London Diary: Meeting a medalist on the Tube

The most fascinating 15 minutes I have ever experienced on the tube were with Qatari Olympic medalists.

August 9, 2012 05:54
2 minute read.
Mind the gap.

London tube subway underground 390. (photo credit: Thinkstock)


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There are some things that can only happen at the Olympics.

I’ve met Olympic medalists before, after all that is part of my job description, but never did I imagine that I’d bump into one in the Tube (subway for you Westerners), and from Qatar no less.

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It was early Monday evening and I was making my way to the Guildhall for the official memorial ceremony to commemorate the 40th anniversary of the terrorist attack at the 1972 Munich Olympics and the tragic murder of 11 Israelis.

Into the cramped and claustrophobic cabin I walk and find myself within touching distance of two men in official Qatar tracksuits with Olympic accreditations dangling from their necks.

I enter midway through a conversation between one of the Qatari’s, a healthy looking middle- aged man, and an English family of three, a young father and mother and a blond child around four years old.

The subsequent 15 minutes were the most fascinating I have ever experienced on the Tube.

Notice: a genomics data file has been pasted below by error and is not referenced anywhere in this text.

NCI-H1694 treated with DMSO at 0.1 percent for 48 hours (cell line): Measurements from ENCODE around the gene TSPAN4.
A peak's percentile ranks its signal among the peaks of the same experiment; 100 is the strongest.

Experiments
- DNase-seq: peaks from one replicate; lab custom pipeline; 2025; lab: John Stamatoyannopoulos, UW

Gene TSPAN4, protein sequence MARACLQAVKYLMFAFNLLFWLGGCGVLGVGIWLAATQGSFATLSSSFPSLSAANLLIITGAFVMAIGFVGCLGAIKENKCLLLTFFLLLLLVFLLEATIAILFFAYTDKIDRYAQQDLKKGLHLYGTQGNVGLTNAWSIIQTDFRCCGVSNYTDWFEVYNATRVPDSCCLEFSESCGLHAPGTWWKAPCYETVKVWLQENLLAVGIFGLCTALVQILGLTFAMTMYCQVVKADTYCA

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The talkative Qatari, with faultless English, did not just turn out to be an Olympic medalist, but he soon revealed that competing in the sporting world’s biggest stage is actually a side job for him.

Nasser al-Attiyah, aged 41, hailing from Doha in Qatar (learned that from Wikipedia), claimed a bronze medal last Tuesday in the Skeet (a shooting competition where contestants fire at flying clay disks with a shotgun) in what were his fifth Olympics.

Apparently, al-Attiyah and his colleague (who never uttered a word) were on their way to the Qatar House for a special presentation (you would have thought that being a wealthy Gulf state with just 12 athletes at London 2012, al- Attiyah and co. wouldn’t need to travel on the Tube).

Anyway, the friendly al-Attiyah, who put a smile on the blonde child’s face by gifting him a Qatar hat, explained that he only got into shooting to assist him with his real career as a rally driver.

That’s right, al-Attiyah wins Olympic medals during his summer vacation from racing specially modified cars up sand dunes and through rain forests.

And al-Attiyah is not just your average rally driver (if such a thing exists).

Al-Attiyah won the prestigious Dakar Rally in 2011, a year after finishing in second.

He said that he took up shooting to help improve his concentration skills for his rally career and ended up being so good that he became one of the world’s best at skeet.

At this stage, it was time for me to alight (who knows what other captivating stories I would have been exposed to had I been able to stick around for a few more minutes).

Every Olympian has a story to tell, but al-Attiyah’s was far more captivating than most.

I have been on the lookout for roaming Olympians in every Tube ride since, sadly I have yet to encounter another.

But hey, there are still three more days until the closing ceremony and clearly anything can happen at the Olympics, after all I have already stumbled upon a rally driver from Qatar who had just happened to medal in shooting days earlier.

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